And he says it. Right?
August Turak [17:09]
It’s as simple as that. And it’s just saying, and I would see the disappointment in people’s faces with his answer. But the fact that it is it absolutely is the other answer that he you know, I asked him one time, what is the most important thing that you ever did in your life with your on your own quest in your search, you know? And he looked at me and he said, it isn’t what I did that mattered so much. It’s what I didn’t do. And he walked away, you know, and I thought, well, you know, as the years went by, and I never got any elaboration on it from him, I thought, wow. At the time, I just thought it was kind of being a jerk at that now. I realized it’s kind of what he’s great Zen co. nz is great Zen puzzle, because I don’t understand I spent a lot of time.
David Ralph [17:56]
Okay. And I’m thinking I don’t get this one.
August Turak [18:01]
It’s not what I did. That matters so much. It’s what I didn’t do. And I actually end one of my chapter in my book business Secrets of the Trappist monks, I, I start with this puzzle, and I believe I come with at the very end, I give my answer to it. two things. One, it’s in the book is he never sold out. Yeah, okay. In other words, he never compromised his principles. He was authentic, you know, I used to, he was authentic. And he and I, as I got to know the man more and more, I realized that, that he was a wonderful and a beautiful guide, a very compassionate and loving man. And you were anyone was Welcome to share in everything he knew and, and share his quest and walk along the road with him. But do not ever try to take him off that road. Do not ever try to sway him from what he knew he had to do with his life. Do not ever switch him with that. We were talking about mission earlier, he had a mission for his life. And do not ever try to get him to compromise on that mission. Because no matter how much he loved you, he would leave you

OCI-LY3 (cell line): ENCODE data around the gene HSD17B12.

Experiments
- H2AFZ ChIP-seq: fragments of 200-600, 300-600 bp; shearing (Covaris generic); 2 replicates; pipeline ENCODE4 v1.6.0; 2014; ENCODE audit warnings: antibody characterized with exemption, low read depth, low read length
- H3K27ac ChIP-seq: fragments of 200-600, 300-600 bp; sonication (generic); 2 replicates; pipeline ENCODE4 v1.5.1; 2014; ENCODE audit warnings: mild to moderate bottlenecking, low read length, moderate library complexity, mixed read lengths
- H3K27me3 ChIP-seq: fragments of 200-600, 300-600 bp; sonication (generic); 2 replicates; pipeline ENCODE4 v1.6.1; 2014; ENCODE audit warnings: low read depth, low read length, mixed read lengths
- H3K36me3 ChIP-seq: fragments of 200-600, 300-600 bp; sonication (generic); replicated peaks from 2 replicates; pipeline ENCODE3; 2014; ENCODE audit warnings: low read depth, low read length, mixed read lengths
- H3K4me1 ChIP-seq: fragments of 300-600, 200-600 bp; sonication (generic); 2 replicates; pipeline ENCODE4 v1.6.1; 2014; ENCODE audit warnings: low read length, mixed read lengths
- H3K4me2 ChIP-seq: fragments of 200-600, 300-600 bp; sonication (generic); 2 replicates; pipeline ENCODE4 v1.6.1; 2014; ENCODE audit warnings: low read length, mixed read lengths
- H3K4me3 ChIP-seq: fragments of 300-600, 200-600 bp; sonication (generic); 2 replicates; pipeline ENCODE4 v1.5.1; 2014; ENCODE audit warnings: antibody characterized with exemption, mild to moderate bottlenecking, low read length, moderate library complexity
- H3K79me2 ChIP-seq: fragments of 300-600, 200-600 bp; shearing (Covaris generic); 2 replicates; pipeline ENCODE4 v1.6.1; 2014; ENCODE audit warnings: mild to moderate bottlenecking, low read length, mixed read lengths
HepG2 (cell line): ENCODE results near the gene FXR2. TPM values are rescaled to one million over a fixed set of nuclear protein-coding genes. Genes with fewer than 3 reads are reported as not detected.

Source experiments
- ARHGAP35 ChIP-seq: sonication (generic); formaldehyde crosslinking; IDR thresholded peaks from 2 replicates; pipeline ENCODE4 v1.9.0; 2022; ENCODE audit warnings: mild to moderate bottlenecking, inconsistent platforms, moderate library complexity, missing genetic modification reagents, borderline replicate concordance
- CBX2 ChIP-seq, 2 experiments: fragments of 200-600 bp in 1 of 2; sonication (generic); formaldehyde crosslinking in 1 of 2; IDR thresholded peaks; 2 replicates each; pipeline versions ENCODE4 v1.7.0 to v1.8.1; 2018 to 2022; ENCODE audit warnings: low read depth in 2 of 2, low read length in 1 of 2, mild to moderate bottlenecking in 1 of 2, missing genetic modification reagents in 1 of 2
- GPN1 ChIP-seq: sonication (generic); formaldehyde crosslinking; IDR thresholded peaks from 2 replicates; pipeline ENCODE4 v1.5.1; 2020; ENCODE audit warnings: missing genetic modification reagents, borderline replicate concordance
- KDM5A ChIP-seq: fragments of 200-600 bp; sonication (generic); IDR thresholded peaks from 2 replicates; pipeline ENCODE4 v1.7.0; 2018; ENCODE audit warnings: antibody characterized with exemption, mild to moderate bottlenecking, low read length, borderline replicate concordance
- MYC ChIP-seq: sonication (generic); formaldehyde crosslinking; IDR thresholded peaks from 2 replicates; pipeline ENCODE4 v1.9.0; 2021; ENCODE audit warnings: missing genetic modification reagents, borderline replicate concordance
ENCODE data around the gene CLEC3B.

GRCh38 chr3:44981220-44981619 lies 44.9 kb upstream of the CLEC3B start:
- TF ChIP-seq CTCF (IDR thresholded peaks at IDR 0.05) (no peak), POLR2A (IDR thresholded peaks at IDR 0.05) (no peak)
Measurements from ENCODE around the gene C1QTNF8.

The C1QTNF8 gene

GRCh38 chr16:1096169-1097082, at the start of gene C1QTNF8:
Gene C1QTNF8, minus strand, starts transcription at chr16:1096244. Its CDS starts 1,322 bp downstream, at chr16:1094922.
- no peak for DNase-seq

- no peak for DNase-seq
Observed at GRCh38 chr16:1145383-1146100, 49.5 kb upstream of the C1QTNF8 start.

David Ralph [19:11]
was he single that although
August Turak [19:12]
there were some? No, he was not. And that’s a part of the interesting story, too, because he had children and everything else. But uh, but the so that was the that was to me the corollary The other thing, what is the other thing that he never did? The other thing that he didn’t do? He never quit? You know, I have people ask me all the time, you know, well, how do I know that I, you know, we we like to make things harder than they really are. Because we need we want rationalizations for doing nothing. Absolutely. And one of the rationalizations is people asking, Well, I don’t want to commit myself, I don’t want to, you know, start putting one foot in front of the other until I know that I’m doing the right thing, and I’m on the right path, and I have the right goal or mission or whatever. And I think that’s a bunch of BS.